Academic Article: Colic-Peisker, Val, and Jim Hlavac. “Anglo-Australian and Non-Anglophone Middle Classes: ‘Foreign Accent’ and Social Inclusion.” Australian Journal of Social Issues (John Wiley & Sons, Inc. ), vol. 49, no. 3, July 2014, pp. 349–371.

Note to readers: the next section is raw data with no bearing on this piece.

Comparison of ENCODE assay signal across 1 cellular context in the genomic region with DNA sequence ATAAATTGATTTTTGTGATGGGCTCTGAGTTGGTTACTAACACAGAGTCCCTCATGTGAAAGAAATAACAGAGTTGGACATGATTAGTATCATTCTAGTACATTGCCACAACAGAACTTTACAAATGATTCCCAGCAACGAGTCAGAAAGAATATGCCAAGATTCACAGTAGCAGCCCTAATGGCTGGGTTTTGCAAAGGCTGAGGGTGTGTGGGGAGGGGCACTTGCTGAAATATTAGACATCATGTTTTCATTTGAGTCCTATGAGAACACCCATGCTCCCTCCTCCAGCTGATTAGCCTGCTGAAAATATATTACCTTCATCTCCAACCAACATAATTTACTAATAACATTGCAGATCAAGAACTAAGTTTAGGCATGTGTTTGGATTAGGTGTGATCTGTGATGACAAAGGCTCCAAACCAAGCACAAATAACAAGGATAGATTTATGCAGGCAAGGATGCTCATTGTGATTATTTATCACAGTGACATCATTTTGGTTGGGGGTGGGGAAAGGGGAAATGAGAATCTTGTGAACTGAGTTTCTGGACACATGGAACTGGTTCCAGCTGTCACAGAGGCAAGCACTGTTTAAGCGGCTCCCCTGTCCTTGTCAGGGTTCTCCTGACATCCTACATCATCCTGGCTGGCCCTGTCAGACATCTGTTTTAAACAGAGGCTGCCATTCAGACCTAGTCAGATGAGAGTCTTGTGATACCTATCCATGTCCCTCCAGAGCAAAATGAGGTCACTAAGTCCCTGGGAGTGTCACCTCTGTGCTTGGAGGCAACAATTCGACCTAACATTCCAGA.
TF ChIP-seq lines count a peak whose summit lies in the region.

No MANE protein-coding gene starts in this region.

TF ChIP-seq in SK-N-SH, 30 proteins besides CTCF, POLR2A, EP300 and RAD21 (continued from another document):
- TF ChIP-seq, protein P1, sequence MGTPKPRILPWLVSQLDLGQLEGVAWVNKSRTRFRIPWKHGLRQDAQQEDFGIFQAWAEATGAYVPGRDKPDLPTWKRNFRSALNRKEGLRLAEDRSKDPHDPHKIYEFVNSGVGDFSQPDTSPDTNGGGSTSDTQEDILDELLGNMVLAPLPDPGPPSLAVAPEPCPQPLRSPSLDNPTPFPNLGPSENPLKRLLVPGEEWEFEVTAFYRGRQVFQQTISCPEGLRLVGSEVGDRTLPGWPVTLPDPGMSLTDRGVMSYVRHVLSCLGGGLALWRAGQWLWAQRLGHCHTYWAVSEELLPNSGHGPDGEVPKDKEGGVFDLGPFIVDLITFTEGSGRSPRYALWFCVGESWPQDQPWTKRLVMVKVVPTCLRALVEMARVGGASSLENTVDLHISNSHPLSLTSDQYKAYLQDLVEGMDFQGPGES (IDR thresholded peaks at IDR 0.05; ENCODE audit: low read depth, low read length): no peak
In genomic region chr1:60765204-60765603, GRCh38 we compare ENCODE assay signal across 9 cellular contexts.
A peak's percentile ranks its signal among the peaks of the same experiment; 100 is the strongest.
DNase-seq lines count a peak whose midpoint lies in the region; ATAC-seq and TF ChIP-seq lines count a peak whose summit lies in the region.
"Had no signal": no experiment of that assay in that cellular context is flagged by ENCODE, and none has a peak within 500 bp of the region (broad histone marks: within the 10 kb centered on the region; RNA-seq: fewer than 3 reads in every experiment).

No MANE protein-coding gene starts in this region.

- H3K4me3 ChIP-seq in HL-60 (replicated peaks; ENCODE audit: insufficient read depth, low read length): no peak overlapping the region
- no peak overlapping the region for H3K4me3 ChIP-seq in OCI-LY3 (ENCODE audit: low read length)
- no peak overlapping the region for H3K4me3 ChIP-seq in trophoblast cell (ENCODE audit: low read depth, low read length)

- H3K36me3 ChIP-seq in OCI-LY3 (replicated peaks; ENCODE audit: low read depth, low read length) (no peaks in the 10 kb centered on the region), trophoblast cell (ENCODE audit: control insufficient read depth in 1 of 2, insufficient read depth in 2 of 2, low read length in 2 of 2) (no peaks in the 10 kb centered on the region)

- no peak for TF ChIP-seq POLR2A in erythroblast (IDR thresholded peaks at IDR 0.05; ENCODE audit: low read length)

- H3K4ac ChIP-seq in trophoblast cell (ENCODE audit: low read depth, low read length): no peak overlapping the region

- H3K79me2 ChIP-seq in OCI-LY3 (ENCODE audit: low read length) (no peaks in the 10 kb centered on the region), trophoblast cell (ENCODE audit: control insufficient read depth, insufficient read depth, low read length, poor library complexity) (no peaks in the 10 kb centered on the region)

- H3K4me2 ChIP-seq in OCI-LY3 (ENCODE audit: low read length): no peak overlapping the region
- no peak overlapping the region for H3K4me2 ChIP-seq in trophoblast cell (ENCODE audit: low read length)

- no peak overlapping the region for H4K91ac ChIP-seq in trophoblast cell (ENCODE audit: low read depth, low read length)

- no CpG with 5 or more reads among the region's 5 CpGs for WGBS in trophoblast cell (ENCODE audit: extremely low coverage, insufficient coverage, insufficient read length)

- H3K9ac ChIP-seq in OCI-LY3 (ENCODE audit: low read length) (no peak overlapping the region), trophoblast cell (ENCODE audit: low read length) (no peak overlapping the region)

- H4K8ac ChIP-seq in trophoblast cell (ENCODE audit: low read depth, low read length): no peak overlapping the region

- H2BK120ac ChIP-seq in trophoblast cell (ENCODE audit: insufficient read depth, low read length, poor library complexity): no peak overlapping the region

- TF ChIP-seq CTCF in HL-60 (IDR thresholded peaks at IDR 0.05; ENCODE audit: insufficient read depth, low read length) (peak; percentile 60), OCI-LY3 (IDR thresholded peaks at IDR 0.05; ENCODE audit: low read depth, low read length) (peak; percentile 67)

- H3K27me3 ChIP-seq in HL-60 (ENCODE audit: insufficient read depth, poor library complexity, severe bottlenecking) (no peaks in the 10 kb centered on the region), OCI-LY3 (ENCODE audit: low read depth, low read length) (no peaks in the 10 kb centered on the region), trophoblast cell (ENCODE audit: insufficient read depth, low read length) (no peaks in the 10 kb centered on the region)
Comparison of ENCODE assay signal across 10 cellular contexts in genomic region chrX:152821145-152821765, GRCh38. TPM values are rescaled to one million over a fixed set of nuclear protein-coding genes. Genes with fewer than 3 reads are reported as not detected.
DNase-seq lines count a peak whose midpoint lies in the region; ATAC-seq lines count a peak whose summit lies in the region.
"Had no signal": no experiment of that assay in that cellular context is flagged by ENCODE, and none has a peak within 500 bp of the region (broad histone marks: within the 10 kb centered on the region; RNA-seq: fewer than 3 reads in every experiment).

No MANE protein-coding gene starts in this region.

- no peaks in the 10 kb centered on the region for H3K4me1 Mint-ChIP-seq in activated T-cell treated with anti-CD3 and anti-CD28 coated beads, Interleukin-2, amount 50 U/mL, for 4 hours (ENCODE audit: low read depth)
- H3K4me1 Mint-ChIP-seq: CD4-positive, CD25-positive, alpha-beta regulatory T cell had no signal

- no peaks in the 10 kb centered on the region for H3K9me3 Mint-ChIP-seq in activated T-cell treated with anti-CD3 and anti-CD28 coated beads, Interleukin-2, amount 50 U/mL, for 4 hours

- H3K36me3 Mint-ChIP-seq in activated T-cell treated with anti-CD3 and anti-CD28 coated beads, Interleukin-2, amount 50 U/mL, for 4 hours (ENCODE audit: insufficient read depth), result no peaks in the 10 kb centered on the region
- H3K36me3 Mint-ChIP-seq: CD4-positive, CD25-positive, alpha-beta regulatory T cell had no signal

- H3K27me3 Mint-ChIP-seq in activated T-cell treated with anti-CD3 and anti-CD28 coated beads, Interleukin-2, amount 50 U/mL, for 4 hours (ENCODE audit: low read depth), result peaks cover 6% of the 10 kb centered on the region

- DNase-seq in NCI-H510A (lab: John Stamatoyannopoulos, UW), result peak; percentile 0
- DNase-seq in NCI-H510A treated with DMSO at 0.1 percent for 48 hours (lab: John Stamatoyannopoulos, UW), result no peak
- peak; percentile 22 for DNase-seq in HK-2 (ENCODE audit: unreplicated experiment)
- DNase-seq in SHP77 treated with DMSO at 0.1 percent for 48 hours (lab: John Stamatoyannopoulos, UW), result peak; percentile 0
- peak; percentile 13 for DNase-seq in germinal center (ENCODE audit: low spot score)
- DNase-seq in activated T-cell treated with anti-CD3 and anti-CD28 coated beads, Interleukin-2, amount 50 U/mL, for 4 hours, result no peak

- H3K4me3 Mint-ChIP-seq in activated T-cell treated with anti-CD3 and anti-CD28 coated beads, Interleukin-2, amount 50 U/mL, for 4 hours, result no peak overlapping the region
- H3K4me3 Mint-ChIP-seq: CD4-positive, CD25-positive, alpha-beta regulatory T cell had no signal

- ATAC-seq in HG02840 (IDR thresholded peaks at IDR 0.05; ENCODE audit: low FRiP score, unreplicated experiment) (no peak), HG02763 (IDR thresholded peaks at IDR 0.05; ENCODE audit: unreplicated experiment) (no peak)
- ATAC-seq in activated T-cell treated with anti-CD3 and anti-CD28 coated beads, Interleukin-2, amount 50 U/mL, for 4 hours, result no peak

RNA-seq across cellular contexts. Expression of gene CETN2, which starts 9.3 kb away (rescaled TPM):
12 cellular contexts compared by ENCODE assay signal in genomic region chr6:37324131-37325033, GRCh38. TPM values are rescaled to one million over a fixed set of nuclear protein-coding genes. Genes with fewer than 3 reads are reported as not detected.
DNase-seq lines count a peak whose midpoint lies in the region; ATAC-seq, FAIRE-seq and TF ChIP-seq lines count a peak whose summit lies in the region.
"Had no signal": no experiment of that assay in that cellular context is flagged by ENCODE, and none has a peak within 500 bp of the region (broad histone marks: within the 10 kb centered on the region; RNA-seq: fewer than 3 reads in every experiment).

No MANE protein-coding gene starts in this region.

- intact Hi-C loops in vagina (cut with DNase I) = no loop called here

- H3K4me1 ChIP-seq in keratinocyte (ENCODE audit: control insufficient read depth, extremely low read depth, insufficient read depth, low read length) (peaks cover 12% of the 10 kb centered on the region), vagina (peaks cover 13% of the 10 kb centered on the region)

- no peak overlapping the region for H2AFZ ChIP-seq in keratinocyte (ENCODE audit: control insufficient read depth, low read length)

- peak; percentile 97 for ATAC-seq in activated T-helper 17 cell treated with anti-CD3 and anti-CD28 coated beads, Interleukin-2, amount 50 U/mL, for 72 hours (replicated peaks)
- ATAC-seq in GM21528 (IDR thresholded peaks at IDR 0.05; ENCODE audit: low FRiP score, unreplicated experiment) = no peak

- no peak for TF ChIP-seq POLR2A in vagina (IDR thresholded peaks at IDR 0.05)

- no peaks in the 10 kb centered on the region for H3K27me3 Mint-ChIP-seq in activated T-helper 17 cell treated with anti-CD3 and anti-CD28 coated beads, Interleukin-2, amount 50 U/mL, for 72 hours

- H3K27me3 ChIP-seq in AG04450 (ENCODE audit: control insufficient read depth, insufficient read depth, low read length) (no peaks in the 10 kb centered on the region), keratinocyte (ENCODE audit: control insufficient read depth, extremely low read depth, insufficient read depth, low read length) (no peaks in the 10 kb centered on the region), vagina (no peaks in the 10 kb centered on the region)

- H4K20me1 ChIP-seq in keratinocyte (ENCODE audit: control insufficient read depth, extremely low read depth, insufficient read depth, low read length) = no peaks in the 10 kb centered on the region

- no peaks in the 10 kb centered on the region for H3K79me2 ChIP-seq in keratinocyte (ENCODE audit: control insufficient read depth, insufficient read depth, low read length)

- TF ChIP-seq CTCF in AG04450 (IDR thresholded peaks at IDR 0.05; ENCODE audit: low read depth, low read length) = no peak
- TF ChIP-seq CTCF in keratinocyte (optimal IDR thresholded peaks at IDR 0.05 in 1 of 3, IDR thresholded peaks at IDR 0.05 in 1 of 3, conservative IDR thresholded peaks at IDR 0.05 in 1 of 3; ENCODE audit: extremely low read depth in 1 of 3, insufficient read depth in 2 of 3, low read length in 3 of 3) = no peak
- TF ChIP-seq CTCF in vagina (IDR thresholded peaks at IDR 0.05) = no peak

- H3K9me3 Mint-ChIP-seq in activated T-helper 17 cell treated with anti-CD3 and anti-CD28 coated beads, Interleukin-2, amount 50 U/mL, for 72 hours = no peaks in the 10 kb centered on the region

Building on the concept of 'multicultural middle class', this paper explores social inclusion of professionally educated and employed non-Anglophone immigrants in Australia. We focus specifically on the perceptions and implications of 'foreign accent' in the interaction between two groups of middle-class Australians: non-Anglophone immigrants and Anglo-Australians. 'Non-Anglophone immigrants' are defined as those who arrived in Australia as adults, grew up speaking a language other than English, and therefore usually speak English with a 'foreign accent'. 'Anglo-Australians' are defined as people born in Australia who grew up in families/households where only English was spoken, therefore speaking with a 'native Australian' accent. Through a survey of a targeted sample of respondents, the two groups were asked about their intergroup communication, wider interaction (e.g., intermarriage, friendships and working together) and mutual perceptions. Our findings indicate high levels of agreement between the two groups that Anglophone/non-Anglophone communication is minimally hindered by comprehension problems due to foreign-accented speech and cultural differences. Although the positive picture that emerges may reflect specific experiences and attitudes of middle-class professionals and may not be generalisable, increased contact of the 'multicultural middle class' with its Anglo-Australian counterpart is likely to be a factor in dissociating foreign accent and negative stereotyping.